Being a first gen lawyer/law student
Today I was on a King Hall First Generation alumni zoom panel with Alex and John, who were also first-generation college and law students (and now lawyers). It's great that UC Davis is setting up this group to help first-gen students, and I myself got valuable advice from Alex and John and also got the chance to reflect on my own challenges as a first-gen lawyer/law student. I forgot to advise the students to take advantage of the deals at the Davis Grocery Outlet, Bargain Market, but hopefully still was able to share some tips based off my experience working for state government.
Below were some of my reflections:
- What do you wish you knew in law school that would have prepared you better for your work and in general as an attorney?
I wish that I practiced legal writing more/tried to enter more legal writing essay contests/scholarship competitions. I also wish I used Westlaw more to read sample pleadings/briefs/cases in certain areas of law.
My colleagues gave advice on networking and maintaining work-life balance, which are also important aspects of being a lawyer. Networking as a first gen lawyer is tougher since we have to form our own connections, but King Hall helped facilitate joining local Bar Associations, and groups like Inn of Court to help meet folks from a variety of practice areas.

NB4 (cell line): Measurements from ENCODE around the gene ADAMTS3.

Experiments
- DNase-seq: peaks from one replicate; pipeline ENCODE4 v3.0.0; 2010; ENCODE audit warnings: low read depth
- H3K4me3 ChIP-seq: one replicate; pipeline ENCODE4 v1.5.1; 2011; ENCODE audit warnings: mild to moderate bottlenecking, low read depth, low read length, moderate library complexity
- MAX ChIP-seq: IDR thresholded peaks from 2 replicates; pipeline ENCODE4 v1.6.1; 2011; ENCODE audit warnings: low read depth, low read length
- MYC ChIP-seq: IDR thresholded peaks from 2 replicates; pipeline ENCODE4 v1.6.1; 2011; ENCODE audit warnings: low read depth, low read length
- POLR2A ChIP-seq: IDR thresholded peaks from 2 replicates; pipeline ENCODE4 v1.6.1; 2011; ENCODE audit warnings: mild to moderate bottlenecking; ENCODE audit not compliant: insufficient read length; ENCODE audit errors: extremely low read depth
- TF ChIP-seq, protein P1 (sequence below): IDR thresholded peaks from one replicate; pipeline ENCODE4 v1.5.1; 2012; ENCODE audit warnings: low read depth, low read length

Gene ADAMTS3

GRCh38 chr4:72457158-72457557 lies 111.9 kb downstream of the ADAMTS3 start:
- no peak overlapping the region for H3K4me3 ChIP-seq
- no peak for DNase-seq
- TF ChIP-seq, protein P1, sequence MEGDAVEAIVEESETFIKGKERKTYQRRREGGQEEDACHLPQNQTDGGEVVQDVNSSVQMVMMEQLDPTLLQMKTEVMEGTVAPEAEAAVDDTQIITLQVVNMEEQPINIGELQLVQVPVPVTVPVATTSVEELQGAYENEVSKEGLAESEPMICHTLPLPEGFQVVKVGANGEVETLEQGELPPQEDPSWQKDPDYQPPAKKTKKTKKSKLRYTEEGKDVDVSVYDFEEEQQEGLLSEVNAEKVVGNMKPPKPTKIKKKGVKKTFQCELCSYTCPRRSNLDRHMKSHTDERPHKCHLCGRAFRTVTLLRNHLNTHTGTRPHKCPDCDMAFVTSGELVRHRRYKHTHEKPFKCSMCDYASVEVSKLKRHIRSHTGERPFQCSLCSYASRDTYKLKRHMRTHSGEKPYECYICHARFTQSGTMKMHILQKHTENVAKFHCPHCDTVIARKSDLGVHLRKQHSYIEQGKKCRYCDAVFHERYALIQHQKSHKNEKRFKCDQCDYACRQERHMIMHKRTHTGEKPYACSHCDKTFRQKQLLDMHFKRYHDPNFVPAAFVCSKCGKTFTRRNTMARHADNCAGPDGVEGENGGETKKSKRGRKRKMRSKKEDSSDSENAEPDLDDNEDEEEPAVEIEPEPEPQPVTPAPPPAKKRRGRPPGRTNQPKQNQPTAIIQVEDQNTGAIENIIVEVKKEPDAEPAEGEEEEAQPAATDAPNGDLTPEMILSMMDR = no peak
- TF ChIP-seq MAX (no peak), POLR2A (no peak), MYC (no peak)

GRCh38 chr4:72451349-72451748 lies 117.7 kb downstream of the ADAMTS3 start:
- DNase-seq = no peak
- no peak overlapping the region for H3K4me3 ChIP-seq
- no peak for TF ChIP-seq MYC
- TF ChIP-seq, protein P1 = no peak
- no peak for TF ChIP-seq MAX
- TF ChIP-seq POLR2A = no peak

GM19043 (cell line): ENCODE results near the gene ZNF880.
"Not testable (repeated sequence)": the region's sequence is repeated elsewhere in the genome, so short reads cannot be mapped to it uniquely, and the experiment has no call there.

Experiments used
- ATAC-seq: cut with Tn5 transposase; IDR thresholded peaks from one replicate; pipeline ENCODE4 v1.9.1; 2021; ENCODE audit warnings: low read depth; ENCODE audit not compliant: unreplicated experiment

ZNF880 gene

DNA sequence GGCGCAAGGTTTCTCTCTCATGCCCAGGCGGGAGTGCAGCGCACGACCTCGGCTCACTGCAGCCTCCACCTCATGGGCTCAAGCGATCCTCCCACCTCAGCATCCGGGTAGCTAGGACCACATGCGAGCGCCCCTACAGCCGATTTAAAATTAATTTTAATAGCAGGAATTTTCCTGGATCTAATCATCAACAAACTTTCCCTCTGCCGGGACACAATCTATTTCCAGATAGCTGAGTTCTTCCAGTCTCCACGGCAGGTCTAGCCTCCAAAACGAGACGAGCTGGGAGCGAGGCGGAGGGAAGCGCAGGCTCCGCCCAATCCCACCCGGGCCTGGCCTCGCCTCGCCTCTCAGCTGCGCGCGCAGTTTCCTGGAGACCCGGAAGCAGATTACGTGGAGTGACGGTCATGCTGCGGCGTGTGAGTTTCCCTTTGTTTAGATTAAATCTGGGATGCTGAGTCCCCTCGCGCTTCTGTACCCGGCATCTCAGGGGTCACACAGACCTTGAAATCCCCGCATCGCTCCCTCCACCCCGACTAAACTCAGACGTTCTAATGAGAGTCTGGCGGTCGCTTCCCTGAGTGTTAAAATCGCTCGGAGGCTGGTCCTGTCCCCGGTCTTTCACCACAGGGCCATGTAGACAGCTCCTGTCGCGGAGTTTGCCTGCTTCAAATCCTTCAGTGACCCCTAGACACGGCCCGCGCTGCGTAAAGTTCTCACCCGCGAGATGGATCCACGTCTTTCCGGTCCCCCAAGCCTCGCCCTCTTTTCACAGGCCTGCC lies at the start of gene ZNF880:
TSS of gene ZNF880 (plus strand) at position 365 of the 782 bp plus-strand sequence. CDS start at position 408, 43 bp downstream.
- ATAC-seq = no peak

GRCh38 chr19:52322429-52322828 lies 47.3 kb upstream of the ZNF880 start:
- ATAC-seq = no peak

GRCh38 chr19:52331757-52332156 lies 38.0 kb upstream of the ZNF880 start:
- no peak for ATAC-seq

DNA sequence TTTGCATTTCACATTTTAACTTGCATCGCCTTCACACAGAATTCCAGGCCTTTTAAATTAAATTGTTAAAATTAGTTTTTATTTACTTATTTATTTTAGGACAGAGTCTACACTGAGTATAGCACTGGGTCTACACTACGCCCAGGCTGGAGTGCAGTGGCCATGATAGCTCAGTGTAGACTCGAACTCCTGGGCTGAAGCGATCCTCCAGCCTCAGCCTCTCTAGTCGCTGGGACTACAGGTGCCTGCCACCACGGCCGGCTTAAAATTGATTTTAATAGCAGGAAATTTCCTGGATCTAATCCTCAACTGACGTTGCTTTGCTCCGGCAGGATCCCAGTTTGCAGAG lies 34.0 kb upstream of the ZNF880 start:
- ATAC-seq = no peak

- What is the culture like at your workplace for first-gen lawyers? Is there a space present for those who are first gen?
I'd describe the state agencies I've worked in as diverse- with people of different races, age, and work experiences. The space is actually ideal for a first gen lawyer because I have access to many mentors and I don't feel too much pressure asking others for help.
As a first gen lawyer, I feel like it's part of my duty to work on issues affecting immigrants/make space in the legal field, which is generally dominated by white male hegemony. For example, for my interview for my current position as enforcement counsel for the Department of Financial Protection and Innovation, I interviewed with a Deputy Commissioner and told her that I wanted to work in government that protects immigrants since my parents immigrated to America as refugees of the Khmer Rouge. Since joining DFPI, I have been assisting on a case where the state is attempting to stop a scheme that violated state securities laws and targeted Filipino, Chinese and Spanish-speaking communities.
- As a first gen, is there anything particular about your job that is more challenging or took time to adjust and if so why?
In general, working for the state sometimes there is a lot of bureaucracy and things are done a certain way and it takes time to figure out, that may have been easier to figure out if I had lawyer family members. Although it is sometimes difficult to figure out these processes, ultimately I try to take advantage of having multiple eyes review my documents and improve my work product.
Overall, participating on this panel affirmed that first gen attorneys can be trailblazers in their own way, even if it means family members will constantly ask for legal advice. Especially in these crazy times of COVID, more than ever the legal system needs diversity and first gen attorneys to shed light on overlooked issues and help the underrepresented.